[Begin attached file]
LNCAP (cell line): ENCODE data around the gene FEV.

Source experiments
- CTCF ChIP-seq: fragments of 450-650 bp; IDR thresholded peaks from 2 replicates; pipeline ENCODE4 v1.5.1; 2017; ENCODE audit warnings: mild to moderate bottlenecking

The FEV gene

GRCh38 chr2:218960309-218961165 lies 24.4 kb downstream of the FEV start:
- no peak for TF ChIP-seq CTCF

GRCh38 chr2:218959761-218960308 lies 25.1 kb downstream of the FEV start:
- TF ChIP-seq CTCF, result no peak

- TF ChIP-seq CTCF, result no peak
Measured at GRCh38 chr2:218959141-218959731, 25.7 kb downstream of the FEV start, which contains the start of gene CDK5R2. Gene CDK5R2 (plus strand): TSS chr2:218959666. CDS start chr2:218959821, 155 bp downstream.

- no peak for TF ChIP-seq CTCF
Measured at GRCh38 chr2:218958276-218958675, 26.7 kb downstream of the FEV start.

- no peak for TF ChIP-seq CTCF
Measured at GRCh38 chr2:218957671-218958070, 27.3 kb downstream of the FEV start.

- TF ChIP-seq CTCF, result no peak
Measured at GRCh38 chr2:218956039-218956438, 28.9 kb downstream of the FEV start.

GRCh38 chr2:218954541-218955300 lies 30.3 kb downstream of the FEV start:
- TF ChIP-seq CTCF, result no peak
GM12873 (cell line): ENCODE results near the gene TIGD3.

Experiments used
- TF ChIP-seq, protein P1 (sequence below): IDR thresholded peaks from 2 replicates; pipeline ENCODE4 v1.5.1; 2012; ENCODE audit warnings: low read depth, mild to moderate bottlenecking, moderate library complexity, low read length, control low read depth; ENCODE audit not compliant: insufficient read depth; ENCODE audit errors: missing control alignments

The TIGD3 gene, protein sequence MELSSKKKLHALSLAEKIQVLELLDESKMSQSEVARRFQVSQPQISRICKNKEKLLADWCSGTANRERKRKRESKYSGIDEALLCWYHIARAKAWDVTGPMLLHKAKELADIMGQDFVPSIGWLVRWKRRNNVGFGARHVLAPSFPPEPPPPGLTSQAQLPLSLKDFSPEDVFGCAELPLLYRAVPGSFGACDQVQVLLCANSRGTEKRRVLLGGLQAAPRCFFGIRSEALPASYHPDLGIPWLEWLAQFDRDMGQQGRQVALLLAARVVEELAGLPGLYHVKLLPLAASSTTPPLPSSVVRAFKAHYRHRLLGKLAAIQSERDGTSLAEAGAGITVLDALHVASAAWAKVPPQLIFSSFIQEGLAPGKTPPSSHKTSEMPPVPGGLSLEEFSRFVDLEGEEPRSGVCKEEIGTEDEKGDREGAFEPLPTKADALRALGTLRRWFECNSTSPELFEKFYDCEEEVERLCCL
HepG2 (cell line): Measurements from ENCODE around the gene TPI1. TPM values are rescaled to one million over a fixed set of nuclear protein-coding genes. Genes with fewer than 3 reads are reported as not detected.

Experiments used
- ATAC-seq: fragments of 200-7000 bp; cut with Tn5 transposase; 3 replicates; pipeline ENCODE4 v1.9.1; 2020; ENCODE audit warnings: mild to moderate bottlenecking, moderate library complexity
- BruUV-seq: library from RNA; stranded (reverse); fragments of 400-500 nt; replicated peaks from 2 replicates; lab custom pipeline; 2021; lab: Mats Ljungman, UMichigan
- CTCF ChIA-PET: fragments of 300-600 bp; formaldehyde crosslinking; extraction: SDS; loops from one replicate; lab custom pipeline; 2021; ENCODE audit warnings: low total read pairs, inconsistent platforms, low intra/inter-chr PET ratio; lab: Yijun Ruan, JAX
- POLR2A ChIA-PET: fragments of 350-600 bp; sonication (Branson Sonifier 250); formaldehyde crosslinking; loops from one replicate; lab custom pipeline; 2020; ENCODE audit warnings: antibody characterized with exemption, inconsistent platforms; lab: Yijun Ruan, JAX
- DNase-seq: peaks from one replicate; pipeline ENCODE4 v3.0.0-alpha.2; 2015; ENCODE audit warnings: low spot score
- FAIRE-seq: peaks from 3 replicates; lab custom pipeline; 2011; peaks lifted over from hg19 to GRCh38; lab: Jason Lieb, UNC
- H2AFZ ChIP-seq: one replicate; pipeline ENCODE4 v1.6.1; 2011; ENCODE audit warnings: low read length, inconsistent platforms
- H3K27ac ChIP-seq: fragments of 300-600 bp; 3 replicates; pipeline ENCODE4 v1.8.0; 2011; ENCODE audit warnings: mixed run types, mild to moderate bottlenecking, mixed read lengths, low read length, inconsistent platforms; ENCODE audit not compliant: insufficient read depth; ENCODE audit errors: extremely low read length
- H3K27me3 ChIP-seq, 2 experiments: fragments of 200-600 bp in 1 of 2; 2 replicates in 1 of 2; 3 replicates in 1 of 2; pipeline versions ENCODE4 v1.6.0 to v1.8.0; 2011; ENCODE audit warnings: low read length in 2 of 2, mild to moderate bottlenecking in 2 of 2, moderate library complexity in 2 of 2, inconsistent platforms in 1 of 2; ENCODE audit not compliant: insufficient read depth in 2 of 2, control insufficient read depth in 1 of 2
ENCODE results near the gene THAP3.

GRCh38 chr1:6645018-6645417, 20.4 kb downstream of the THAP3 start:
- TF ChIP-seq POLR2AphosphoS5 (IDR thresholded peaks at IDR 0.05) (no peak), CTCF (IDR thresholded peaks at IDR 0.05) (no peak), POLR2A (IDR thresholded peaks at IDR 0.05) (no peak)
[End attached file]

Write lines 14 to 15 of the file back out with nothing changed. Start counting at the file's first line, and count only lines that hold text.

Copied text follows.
Measured at GRCh38 chr2:218957671-218958070, 27.3 kb downstream of the FEV start.

- TF ChIP-seq CTCF, result no peak